What happens when men encounter the grace of God?

I find myself pondering on the relationship between diligence in study and the grace of God; wondering whether the grace of God removes the discipline of study or empowers it.
As a History teacher, I went back in time.

Photo credit: PINtrest

Martin Luther was a Professor at the time he encountered the grace of God, not merely a lowly monk. He had a Master of Arts and a Doctor of Theology. He was one of the first professors to lecture in German instead of Latin, a great feat, in a time with no German Bible for reference. All this in the Roman Catholic Church with it’s rigor for study. When he encountered the grace of God, he wrote ninety five (95) theses!
John Calvin, an accomplished French lawyer. When he encountered the grace of God at age 26, he wrote a simple catechism in Latin and French, Institutes of the Christian religion, to date one of the foundational expositions of the Protestant Church.
Ham Mukasa, a regent in the Buganda kingdom, the Sekibobo of Kyaggwe wrote a commentary of the Gospel according toMatthew in Luganda. Matthew is deemed to be one of the most detailed and complex gospels because it is written through a Jewish lens. Apollo Kivebulaya, with only a passion for Jesus, studies day and night and translates the gospel of Matthew from Luganda to Rutooro.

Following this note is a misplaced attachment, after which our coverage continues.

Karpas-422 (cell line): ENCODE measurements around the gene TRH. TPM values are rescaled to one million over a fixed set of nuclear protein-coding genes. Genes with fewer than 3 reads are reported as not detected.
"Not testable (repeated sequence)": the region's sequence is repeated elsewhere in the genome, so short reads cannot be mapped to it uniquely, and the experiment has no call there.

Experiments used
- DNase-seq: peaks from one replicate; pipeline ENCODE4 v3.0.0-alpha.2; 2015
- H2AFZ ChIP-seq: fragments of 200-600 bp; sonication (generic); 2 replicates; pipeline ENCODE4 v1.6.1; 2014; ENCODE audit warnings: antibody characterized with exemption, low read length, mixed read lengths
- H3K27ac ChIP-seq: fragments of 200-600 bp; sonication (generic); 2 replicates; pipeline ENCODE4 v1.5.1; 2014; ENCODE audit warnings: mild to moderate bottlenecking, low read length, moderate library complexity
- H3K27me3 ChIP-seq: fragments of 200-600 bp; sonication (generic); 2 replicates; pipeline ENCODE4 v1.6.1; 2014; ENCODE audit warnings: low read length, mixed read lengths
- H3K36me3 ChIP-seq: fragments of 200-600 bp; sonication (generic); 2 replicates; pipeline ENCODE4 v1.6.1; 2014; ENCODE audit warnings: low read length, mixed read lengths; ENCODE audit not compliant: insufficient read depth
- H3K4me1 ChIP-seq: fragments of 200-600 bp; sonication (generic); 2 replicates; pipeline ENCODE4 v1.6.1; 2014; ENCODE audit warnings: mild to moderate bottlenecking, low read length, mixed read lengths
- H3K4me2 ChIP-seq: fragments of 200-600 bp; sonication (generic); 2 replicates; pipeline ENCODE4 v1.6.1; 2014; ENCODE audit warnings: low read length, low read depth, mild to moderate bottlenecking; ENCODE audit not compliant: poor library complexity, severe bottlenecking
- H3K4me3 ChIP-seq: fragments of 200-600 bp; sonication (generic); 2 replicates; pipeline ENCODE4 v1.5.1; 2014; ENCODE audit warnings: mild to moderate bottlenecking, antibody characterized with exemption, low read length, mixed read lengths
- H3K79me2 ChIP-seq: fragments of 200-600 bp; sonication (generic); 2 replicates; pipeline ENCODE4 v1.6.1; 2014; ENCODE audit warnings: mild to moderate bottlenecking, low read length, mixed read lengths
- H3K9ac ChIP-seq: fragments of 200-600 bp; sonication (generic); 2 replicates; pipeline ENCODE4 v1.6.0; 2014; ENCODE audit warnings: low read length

What shall we say about Moses the stuttering prince who recorded the laws in great detail and built a replica of heaven in the tabernacle. Peter, a despised fisherman, who went on to write very eloquent letters to the Jews in the diaspora. Paul, a prisoner in chains, formerly a zealous persecutor the church, whose letters are still read to this day- his passage on love in 1 Corinthians 13 is the read at nearly every wedding in the church. Even John Mark whom Paul cast aside wrote a very brief version of the gospel.

The grace of God empowers the study. Paul writes this,

the grace of God has appeared, bringing salvation for all people, training us to renounce ungodliness and worldly passions, and to live self-controlled, upright, and godly lives” (Titus 2:11).

It is not possible that having encountered the grace of God that one would fail to be diligent in study.